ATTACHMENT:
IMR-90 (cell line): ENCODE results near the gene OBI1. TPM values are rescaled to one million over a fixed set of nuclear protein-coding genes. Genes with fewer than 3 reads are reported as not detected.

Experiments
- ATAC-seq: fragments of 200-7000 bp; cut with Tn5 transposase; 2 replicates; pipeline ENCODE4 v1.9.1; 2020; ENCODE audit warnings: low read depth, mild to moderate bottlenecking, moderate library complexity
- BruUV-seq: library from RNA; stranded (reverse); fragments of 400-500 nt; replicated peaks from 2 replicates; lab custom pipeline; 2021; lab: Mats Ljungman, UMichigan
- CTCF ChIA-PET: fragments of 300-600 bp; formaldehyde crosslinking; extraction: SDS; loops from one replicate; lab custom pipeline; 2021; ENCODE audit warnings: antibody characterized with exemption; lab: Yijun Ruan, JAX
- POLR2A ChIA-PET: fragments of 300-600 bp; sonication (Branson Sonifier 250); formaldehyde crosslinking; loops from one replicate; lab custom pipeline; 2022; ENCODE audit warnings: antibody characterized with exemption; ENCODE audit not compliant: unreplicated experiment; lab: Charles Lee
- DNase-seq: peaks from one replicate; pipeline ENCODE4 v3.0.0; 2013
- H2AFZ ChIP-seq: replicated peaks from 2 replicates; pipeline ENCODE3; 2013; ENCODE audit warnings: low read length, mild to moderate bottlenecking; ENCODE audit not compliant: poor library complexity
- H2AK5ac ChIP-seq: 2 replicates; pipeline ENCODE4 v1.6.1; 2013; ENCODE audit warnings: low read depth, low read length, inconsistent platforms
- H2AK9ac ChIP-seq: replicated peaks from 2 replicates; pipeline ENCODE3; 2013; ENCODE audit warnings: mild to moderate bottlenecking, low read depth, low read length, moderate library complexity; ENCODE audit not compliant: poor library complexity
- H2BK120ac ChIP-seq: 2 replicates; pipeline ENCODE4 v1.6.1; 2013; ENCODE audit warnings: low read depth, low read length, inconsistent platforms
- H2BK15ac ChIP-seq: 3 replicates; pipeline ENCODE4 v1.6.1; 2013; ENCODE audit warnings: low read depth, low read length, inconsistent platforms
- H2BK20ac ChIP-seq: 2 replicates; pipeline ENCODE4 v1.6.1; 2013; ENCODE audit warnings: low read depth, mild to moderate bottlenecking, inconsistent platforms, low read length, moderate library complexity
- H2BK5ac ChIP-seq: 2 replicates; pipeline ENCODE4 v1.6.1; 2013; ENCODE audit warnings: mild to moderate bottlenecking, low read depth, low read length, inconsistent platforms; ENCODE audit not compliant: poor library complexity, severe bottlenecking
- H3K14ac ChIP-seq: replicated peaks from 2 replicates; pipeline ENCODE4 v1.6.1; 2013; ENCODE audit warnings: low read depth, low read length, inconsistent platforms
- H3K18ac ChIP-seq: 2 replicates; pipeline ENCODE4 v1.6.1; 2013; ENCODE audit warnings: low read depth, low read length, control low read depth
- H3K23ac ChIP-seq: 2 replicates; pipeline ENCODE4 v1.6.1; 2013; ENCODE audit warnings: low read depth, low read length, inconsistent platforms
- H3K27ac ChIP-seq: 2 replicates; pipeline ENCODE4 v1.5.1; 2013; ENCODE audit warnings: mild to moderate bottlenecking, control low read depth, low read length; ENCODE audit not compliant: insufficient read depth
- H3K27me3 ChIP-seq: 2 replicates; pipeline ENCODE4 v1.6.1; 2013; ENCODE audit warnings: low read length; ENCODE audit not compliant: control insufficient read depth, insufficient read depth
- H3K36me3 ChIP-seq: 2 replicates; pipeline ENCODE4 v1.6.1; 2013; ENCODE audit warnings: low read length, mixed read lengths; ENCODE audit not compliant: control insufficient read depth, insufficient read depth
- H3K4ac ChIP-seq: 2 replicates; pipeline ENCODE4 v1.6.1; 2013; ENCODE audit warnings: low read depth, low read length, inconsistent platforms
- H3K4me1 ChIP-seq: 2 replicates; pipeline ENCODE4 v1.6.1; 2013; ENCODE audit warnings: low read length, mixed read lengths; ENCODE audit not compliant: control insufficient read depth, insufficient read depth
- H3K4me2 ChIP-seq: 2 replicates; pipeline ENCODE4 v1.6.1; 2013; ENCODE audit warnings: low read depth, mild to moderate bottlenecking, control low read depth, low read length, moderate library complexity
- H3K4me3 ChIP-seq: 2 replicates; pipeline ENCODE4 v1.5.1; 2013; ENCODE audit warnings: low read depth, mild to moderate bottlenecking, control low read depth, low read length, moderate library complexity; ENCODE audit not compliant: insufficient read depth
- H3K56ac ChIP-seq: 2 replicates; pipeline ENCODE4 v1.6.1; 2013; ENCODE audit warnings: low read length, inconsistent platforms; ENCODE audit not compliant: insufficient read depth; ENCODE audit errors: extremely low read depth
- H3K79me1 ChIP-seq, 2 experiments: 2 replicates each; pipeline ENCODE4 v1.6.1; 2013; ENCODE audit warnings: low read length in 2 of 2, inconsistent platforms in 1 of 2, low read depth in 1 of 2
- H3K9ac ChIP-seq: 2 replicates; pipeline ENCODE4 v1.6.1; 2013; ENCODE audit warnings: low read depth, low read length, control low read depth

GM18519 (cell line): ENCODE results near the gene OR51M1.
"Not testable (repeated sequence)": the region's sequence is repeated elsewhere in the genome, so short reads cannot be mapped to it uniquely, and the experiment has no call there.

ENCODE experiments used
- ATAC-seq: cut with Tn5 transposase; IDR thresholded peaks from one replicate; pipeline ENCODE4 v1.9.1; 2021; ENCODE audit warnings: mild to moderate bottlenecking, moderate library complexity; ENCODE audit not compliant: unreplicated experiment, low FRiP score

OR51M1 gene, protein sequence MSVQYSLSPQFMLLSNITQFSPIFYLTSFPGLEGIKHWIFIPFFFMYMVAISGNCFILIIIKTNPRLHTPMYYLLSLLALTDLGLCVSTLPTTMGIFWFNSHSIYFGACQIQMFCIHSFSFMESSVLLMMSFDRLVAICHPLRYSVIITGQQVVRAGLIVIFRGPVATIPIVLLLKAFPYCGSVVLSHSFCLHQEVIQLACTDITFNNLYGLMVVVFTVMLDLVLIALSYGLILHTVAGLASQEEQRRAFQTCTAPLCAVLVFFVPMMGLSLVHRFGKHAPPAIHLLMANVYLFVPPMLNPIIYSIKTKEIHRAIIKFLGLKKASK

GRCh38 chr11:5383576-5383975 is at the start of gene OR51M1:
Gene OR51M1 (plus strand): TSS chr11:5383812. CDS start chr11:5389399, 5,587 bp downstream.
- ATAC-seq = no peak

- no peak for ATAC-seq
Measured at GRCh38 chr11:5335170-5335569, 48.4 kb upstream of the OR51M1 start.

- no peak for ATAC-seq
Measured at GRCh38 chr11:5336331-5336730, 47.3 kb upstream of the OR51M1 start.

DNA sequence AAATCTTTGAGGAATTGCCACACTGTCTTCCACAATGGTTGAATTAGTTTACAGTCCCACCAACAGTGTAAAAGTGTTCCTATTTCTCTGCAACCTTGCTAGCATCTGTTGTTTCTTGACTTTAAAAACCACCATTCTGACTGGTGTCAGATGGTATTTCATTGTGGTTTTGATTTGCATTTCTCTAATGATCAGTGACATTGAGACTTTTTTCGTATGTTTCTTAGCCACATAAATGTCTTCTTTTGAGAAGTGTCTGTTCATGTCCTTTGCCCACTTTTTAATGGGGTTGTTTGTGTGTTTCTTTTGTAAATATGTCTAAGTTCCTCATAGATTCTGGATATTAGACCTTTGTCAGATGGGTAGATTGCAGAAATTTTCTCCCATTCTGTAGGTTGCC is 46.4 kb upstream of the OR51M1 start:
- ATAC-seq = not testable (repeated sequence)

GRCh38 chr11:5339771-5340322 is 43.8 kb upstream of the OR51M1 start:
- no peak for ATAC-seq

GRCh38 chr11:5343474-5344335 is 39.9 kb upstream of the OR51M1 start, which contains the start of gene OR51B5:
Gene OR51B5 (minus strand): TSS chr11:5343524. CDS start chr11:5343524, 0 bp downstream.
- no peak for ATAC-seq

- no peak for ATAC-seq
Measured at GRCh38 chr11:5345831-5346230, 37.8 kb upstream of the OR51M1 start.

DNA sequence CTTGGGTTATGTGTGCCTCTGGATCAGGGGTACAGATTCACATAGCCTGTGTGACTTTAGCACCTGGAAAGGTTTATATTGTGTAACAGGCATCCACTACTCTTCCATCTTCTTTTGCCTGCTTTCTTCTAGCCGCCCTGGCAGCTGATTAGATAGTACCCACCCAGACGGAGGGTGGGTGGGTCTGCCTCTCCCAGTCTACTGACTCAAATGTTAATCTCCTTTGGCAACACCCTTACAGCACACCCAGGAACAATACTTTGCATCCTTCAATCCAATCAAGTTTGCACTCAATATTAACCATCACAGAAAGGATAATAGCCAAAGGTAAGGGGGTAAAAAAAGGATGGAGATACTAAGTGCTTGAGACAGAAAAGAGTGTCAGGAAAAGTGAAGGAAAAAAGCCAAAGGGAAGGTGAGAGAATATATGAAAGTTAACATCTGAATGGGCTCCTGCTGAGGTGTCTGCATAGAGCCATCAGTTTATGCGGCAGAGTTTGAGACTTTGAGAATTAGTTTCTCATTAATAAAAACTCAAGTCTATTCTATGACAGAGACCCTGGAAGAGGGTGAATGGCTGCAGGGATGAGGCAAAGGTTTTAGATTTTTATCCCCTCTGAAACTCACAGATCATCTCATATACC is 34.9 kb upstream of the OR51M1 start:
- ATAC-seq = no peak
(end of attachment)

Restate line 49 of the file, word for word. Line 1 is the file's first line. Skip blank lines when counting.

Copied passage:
DNA sequence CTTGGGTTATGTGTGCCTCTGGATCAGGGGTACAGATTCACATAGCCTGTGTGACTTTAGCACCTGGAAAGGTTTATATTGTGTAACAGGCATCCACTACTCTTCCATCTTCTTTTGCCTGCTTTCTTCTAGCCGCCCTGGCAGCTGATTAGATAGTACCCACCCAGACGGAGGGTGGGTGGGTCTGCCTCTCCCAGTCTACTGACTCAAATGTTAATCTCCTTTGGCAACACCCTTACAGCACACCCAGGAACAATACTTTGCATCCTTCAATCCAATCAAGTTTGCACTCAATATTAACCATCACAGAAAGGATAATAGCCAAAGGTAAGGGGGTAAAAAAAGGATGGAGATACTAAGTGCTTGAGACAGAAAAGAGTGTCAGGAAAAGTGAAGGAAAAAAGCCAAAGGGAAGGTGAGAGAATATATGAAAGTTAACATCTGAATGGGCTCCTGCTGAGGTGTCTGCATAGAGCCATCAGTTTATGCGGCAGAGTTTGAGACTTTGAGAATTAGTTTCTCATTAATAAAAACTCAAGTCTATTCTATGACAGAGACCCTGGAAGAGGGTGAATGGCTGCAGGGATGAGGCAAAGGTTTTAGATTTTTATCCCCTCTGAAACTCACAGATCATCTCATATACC is 34.9 kb upstream of the OR51M1 start: